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  Ceremony Descriptions  
 

 

 
 
 
 
 
 
 

 

 

Cake & Ale Ceremony


Photo by Rick Dubie

The Cake & Ale Ceremony allows for the Bride and Groom to share their first meal together as husband and wife.

Double Ring Exchange


Photos by Rick Dubie

The exchange of rings has been a time-honored tradition for centuries.  A double ring exchange puts a modern twist on that old tradition.  Both Bride and Groom exchange rings at the same, binding them and giving them another way to bond.

Honoring the Mothers

The flowers represent the ways in which the bride and groom have blossomed and grown up into the adults they are on their wedding day.  The bride and groom  each hand  a specially picked bouquet of flowers off to their mother as a gift to say thank you for all the love and support.

Island Sweets Exchange

In every marriage there should be a little sweetness.  In the Island Sweets Exchange, the Bride and Groom express their first act of unity as husband and wife by sharing three island sweets, being pineapple, coconut and mango.

Jumping the Broom and Sword

 

The practice of having couples "jump the broom and sword" during wedding ceremonies are both an African American as well as a neo-pagan custom. The couple jumps over a sword and broom while holding hands. The sword is symbolic of cutting ties with the old life before they were together and the broom represents the old remnants being swept away. The leap that the couple takes over the broom and sword is also symbolic. Starting a new life with another person does require a "leap of faith". But by taking the leap, the individuals make a gesture of dedication to working together through the tough times ahead and the willingness to care for and defend one another.

Rose Ceremony

The Rose Ceremony is placed at the end of the wedding ceremony just after being pronounced husband and wife. In the past, the rose was considered a symbol of love and a single rose always meant only one thing - it meant the words "I love you." So it is appropriate that the first gift - as husband and wife - would be a single rose. (Every flower has its own meaning, you may substitute any flower you like.)

Sand Ceremony

Like the unity candle, the sand is used in uniting of the bride and groom. As the two vials of sand are poured into one, they flow together symbolizing the joining of the couple as they share their first experience of unity as husband and wife. The newly formed union is represented by the intertwined pattern of sand created by the couple.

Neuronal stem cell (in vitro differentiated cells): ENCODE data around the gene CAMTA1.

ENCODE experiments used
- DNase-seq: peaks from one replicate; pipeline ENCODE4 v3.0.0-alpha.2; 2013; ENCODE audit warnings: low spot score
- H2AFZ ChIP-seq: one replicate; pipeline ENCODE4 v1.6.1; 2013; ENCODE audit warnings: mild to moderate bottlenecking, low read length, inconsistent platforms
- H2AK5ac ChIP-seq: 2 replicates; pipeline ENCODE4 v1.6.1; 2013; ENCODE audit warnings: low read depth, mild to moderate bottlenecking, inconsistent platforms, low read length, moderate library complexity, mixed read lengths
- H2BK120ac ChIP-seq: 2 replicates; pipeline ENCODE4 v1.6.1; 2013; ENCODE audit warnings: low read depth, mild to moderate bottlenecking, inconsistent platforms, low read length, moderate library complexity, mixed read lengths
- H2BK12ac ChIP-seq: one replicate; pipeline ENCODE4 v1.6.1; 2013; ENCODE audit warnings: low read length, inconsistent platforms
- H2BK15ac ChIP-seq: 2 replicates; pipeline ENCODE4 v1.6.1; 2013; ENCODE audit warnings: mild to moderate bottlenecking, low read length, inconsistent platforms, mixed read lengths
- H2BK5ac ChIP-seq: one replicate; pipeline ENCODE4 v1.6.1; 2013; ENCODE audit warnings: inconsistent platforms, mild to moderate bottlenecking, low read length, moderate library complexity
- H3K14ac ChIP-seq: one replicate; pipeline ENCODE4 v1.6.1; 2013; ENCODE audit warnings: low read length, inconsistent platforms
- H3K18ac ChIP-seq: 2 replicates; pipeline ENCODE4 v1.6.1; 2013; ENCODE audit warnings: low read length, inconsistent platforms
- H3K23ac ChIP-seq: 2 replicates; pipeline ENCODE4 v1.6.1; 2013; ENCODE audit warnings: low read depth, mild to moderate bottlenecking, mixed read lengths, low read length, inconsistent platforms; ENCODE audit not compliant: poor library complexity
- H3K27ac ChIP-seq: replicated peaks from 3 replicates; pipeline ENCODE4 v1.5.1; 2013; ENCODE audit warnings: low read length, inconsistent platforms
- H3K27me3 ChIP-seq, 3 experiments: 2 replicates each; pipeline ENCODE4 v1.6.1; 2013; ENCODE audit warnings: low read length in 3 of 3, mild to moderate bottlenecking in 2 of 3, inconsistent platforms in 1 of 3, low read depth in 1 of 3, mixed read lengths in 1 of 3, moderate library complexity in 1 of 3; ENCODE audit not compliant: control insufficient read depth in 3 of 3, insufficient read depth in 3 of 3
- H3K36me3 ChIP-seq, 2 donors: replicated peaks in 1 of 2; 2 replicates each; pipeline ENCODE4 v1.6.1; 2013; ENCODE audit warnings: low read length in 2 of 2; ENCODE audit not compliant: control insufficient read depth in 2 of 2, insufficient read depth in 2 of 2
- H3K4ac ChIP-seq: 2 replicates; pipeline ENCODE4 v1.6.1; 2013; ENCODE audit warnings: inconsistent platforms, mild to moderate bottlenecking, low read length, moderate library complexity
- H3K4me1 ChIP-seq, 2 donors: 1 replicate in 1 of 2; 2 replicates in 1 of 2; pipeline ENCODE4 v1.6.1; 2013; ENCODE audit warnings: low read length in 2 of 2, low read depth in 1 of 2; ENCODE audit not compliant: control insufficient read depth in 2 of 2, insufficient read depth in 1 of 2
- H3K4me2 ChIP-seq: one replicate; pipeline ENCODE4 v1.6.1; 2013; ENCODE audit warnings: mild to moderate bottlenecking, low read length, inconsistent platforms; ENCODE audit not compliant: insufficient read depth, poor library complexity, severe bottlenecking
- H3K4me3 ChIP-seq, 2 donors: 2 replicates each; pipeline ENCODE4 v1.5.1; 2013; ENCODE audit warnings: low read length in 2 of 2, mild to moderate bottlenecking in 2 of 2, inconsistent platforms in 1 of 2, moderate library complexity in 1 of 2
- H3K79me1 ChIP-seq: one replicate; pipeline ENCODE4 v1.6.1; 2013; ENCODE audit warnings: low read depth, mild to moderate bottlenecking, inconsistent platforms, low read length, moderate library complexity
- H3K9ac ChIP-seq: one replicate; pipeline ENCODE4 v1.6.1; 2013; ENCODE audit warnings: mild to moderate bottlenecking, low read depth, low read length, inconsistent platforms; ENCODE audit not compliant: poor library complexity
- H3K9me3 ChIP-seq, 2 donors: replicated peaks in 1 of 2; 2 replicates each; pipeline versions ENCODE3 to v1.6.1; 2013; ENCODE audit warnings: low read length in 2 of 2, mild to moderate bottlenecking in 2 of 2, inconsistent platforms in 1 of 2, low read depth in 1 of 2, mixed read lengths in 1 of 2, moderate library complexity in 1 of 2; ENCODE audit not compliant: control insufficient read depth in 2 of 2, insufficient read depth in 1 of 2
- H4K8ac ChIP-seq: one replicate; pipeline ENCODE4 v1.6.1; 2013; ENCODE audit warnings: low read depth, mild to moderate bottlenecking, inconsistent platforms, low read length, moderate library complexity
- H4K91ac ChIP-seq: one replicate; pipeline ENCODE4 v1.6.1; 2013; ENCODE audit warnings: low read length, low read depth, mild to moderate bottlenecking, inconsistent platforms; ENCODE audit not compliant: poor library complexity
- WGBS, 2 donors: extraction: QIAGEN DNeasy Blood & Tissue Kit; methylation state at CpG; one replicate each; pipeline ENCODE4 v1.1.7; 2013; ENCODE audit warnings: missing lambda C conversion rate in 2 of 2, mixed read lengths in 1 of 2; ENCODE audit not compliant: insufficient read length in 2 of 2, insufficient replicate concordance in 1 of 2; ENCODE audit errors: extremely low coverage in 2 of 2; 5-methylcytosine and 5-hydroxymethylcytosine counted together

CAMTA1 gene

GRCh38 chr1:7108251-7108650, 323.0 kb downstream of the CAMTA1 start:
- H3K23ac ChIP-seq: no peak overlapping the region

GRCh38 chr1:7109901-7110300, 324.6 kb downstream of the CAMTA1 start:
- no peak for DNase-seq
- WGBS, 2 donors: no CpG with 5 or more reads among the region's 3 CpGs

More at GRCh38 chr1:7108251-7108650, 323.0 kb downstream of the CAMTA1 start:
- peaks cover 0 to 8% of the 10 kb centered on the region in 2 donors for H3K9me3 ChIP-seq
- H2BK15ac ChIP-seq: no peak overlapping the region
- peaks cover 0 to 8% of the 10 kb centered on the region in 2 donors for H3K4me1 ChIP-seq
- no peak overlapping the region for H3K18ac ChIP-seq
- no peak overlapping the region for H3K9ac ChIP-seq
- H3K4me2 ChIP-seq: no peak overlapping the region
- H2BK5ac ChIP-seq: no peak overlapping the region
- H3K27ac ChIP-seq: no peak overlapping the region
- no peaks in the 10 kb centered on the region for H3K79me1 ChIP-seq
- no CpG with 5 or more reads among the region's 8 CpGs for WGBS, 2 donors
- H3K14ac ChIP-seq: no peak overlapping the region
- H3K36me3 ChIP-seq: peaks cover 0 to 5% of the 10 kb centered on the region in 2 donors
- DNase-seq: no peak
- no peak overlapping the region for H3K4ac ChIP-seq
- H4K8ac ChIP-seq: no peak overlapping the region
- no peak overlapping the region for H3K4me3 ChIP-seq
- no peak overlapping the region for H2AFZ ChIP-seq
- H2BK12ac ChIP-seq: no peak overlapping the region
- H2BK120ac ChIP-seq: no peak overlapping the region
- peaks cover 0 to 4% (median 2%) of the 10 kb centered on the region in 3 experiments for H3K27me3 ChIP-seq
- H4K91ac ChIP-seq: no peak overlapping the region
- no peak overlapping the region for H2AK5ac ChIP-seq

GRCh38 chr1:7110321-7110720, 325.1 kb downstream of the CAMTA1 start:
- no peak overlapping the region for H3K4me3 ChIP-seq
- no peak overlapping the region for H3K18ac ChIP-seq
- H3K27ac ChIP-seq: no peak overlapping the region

Seedling Ceremony

The Seedling Ceremony is a combination of seedlings planted into a symbolic planter by the bride and groom.  Once the seedlings are covered by dirt, together, the bride and groom pour water over the seedlings to nourish them.  After the ceremony, the newly formed plant is brought to the bride and groom's home to be planted in a special spot selected together.

Unity Bouquet

A Unity Bouquet is a random arrangement of flowers.  They are handed to the bride by each family member or friend that is seated at the end of each aisle.  Each flower has a different symbolic meaning of what the giver wishes for the brides future.

Unity Candle Ceremony

The Unity Candle symbolizes the very essence of the wedding ceremony. The single candles represent the two families alone, one for the bride’s family and one for the groom’s family. The taper candles are ignited and then together, the two single candles light the center candle, representing the coming together of the two families and their visible commitment to each other.  The alternative to this ceremony, is to include other members of the family to participate.  It's a good way to bring step-families together.

Wishing Stone Ceremony

The Wishing Stones are presented to guests upon their arrival. They hold them in the palm of their hands and make a wish for the couple’s life together.  Wishes can consist of anything from a large healthy family to eternal love.  A great way to add  extra sentiment is to provide felt tipped pen for the guests  write their names and wishes on.

Wreath Ceremony

A wreath is a traditional symbol of matrimony and friendship and also represents the Circle of Life. Wreaths given as gifts represent love, happiness, friendship and gratitude. The wreath is made by members of the community, as a gift and a blessing. Friends and family members have the opportunity to add sprigs of chosen plants, herbs, flowers, & tokens with traditional meanings related to marriage. The wreath decorates the Bride/Grooms home, as love decorates their lives. The wreath will let them remember the love shared by all of us there on that day.

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